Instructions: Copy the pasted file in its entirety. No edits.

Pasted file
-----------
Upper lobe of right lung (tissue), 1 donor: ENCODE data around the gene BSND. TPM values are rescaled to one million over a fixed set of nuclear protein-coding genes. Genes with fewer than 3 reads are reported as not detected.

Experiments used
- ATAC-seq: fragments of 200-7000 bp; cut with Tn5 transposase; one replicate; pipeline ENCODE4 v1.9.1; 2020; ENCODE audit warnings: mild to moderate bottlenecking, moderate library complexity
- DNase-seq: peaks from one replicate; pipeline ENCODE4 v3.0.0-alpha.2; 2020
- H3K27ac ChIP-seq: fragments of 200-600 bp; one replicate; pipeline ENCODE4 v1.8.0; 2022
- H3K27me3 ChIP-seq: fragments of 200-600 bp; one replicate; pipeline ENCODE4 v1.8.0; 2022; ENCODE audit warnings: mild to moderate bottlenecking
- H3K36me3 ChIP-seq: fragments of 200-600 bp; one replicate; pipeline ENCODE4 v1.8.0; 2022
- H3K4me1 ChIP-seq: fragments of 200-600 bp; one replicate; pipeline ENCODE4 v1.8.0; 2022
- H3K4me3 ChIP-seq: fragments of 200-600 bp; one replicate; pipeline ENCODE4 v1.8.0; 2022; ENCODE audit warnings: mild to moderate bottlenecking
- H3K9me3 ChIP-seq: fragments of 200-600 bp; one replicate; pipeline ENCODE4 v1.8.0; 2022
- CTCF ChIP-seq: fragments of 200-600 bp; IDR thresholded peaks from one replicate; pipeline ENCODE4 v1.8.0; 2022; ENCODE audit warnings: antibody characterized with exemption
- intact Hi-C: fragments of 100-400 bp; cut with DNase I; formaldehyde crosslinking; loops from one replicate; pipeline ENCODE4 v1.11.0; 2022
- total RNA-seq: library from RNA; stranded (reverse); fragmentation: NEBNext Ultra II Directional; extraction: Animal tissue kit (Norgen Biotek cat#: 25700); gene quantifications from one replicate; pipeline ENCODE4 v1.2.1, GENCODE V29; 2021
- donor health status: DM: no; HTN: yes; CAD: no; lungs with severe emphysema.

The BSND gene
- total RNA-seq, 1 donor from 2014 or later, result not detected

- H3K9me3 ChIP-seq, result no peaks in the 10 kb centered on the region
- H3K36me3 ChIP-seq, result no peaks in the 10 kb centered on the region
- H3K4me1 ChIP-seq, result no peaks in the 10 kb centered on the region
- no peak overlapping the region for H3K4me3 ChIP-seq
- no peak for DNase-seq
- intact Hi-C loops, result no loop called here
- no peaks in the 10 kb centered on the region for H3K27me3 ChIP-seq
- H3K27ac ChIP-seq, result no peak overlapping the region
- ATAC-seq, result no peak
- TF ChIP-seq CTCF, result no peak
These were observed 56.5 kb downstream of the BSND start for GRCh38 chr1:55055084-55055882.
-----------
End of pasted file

Upper lobe of right lung (tissue), 1 donor: ENCODE data around the gene BSND. TPM values are rescaled to one million over a fixed set of nuclear protein-coding genes. Genes with fewer than 3 reads are reported as not detected.

Experiments used
- ATAC-seq: fragments of 200-7000 bp; cut with Tn5 transposase; one replicate; pipeline ENCODE4 v1.9.1; 2020; ENCODE audit warnings: mild to moderate bottlenecking, moderate library complexity
- DNase-seq: peaks from one replicate; pipeline ENCODE4 v3.0.0-alpha.2; 2020
- H3K27ac ChIP-seq: fragments of 200-600 bp; one replicate; pipeline ENCODE4 v1.8.0; 2022
- H3K27me3 ChIP-seq: fragments of 200-600 bp; one replicate; pipeline ENCODE4 v1.8.0; 2022; ENCODE audit warnings: mild to moderate bottlenecking
- H3K36me3 ChIP-seq: fragments of 200-600 bp; one replicate; pipeline ENCODE4 v1.8.0; 2022
- H3K4me1 ChIP-seq: fragments of 200-600 bp; one replicate; pipeline ENCODE4 v1.8.0; 2022
- H3K4me3 ChIP-seq: fragments of 200-600 bp; one replicate; pipeline ENCODE4 v1.8.0; 2022; ENCODE audit warnings: mild to moderate bottlenecking
- H3K9me3 ChIP-seq: fragments of 200-600 bp; one replicate; pipeline ENCODE4 v1.8.0; 2022
- CTCF ChIP-seq: fragments of 200-600 bp; IDR thresholded peaks from one replicate; pipeline ENCODE4 v1.8.0; 2022; ENCODE audit warnings: antibody characterized with exemption
- intact Hi-C: fragments of 100-400 bp; cut with DNase I; formaldehyde crosslinking; loops from one replicate; pipeline ENCODE4 v1.11.0; 2022
- total RNA-seq: library from RNA; stranded (reverse); fragmentation: NEBNext Ultra II Directional; extraction: Animal tissue kit (Norgen Biotek cat#: 25700); gene quantifications from one replicate; pipeline ENCODE4 v1.2.1, GENCODE V29; 2021
- donor health status: DM: no; HTN: yes; CAD: no; lungs with severe emphysema.

The BSND gene
- total RNA-seq, 1 donor from 2014 or later, result not detected

- H3K9me3 ChIP-seq, result no peaks in the 10 kb centered on the region
- H3K36me3 ChIP-seq, result no peaks in the 10 kb centered on the region
- H3K4me1 ChIP-seq, result no peaks in the 10 kb centered on the region
- no peak overlapping the region for H3K4me3 ChIP-seq
- no peak for DNase-seq
- intact Hi-C loops, result no loop called here
- no peaks in the 10 kb centered on the region for H3K27me3 ChIP-seq
- H3K27ac ChIP-seq, result no peak overlapping the region
- ATAC-seq, result no peak
- TF ChIP-seq CTCF, result no peak
These were observed 56.5 kb downstream of the BSND start for GRCh38 chr1:55055084-55055882.